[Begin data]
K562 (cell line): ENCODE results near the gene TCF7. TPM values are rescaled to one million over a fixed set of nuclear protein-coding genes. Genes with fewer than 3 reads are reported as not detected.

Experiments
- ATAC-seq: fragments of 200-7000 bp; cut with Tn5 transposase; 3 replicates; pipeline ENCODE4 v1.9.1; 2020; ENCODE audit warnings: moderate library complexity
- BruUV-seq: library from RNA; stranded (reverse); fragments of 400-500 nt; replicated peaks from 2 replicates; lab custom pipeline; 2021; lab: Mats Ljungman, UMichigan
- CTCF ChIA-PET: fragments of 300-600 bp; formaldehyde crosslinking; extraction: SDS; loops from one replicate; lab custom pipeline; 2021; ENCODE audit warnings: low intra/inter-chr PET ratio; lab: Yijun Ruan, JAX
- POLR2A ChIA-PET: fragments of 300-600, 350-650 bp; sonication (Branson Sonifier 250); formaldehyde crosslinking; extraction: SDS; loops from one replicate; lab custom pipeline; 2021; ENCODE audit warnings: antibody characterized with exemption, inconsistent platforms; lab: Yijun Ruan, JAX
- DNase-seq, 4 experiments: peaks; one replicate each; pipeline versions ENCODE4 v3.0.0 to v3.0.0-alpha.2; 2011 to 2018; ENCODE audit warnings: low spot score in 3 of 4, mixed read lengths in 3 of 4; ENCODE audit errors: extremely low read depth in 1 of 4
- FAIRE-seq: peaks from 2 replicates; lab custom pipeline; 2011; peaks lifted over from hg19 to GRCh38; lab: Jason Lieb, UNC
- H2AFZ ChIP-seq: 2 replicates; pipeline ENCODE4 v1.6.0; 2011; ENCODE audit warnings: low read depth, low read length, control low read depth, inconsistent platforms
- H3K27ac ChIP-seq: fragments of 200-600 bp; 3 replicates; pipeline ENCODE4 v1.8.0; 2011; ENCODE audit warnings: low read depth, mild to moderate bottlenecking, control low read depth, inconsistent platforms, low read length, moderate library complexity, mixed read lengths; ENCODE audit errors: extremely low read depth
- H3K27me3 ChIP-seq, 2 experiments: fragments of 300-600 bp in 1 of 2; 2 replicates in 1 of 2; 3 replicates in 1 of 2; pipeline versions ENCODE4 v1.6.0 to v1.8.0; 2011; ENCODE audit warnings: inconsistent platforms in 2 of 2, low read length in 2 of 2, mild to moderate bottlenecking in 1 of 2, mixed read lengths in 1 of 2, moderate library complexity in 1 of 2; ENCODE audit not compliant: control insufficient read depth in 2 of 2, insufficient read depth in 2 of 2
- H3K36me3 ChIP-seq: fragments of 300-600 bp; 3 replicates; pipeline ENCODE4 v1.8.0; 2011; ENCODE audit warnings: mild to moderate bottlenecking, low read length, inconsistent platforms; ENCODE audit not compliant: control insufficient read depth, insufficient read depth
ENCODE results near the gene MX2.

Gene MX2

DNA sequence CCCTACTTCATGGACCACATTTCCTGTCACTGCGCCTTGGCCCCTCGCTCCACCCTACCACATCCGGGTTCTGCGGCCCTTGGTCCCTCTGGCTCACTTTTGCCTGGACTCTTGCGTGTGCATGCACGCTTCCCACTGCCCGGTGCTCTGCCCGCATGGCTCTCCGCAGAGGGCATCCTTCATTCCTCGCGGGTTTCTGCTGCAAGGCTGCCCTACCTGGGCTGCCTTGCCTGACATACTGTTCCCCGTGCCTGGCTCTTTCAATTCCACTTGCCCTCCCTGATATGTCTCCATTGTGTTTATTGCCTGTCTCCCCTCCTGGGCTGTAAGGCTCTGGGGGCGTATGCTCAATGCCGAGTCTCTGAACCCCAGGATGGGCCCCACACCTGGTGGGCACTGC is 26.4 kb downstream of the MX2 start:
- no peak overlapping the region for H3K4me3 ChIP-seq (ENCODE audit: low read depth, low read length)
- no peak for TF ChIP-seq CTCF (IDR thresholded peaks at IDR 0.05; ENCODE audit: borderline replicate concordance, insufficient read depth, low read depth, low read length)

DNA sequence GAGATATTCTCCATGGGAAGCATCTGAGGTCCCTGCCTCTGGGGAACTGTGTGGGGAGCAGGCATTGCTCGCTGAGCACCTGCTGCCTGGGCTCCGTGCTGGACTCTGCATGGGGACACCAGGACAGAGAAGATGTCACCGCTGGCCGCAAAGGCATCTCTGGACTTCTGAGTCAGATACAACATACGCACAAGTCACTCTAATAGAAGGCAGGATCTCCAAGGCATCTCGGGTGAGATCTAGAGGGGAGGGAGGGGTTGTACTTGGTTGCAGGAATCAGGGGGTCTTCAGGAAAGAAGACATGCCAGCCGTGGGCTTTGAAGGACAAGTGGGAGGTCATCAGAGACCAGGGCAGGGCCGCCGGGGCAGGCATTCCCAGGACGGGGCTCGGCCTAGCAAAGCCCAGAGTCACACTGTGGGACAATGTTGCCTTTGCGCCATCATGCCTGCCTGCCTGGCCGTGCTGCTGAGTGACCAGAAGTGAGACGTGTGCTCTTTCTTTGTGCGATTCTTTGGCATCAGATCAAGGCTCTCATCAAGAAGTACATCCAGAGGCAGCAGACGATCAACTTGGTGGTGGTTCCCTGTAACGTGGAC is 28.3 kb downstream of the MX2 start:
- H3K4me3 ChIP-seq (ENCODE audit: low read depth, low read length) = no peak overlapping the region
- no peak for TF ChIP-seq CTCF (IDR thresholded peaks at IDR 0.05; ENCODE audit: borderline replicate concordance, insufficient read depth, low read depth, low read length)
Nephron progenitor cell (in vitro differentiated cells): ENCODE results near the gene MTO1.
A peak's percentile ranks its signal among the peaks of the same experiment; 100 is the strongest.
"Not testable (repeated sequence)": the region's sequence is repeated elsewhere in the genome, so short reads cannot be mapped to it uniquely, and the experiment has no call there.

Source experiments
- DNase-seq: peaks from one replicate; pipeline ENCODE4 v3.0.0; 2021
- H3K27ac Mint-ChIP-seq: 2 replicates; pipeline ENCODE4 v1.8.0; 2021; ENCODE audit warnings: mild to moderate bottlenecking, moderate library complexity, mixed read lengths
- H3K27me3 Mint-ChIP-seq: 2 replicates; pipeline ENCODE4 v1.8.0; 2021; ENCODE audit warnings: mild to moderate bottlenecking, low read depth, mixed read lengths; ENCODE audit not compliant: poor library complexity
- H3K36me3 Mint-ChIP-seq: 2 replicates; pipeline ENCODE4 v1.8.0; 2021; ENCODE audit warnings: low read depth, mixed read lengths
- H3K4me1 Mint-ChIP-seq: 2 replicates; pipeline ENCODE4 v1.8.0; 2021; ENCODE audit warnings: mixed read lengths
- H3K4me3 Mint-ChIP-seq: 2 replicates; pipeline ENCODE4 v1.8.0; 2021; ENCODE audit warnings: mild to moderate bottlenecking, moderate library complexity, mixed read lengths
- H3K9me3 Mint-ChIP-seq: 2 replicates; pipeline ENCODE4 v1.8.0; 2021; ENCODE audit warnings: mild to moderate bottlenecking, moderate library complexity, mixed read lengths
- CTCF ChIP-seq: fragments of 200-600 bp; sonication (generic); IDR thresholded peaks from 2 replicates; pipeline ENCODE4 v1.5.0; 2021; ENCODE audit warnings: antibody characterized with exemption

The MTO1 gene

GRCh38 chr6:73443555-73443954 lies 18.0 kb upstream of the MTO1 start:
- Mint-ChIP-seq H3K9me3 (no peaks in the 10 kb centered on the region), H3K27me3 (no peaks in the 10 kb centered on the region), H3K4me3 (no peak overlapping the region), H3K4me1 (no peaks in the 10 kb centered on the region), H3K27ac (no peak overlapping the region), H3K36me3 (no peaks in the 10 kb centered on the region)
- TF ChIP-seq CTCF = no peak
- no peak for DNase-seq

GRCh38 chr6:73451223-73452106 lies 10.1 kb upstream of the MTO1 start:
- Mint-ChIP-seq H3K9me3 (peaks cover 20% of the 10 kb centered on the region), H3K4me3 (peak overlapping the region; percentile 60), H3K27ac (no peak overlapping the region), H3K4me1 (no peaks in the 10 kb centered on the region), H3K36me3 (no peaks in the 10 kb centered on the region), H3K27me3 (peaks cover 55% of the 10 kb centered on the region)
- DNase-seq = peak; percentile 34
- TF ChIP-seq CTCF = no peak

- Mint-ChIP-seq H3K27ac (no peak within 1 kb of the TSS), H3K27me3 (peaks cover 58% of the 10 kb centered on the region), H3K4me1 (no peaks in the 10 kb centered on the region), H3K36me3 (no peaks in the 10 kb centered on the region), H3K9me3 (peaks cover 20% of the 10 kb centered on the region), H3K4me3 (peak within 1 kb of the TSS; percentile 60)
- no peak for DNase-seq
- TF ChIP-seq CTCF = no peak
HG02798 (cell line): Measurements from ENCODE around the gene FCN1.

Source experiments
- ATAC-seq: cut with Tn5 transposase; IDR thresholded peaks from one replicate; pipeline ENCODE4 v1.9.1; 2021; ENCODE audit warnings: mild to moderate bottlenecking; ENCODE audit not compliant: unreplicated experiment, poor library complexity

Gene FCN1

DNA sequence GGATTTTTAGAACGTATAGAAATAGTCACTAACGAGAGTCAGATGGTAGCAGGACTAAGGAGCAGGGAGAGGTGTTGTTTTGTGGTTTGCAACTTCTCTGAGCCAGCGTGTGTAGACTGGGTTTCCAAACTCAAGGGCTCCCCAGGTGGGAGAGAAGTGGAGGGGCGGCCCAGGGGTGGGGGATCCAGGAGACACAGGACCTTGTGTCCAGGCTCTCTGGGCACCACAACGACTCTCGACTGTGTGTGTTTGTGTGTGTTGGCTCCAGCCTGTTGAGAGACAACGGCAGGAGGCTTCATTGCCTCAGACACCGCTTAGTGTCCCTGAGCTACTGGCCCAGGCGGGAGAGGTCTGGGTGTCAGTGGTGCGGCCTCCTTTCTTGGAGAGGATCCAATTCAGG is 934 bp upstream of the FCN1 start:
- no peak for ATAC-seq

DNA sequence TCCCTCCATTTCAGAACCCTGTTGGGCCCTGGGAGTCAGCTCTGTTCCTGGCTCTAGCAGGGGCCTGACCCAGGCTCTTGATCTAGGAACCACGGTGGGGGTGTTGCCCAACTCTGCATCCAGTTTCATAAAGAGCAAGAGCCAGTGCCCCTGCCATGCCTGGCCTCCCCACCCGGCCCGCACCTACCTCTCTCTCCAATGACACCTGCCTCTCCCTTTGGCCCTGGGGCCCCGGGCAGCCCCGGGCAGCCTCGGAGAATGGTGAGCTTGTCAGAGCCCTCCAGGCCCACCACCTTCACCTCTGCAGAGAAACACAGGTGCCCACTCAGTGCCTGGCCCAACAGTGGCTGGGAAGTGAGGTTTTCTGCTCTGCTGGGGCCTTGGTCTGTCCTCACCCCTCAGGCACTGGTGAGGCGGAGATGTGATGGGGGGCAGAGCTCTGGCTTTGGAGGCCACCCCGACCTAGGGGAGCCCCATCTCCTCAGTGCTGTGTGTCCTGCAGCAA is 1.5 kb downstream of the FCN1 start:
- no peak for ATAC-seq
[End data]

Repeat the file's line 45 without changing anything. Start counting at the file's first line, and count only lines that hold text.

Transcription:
HG02798 (cell line): Measurements from ENCODE around the gene FCN1.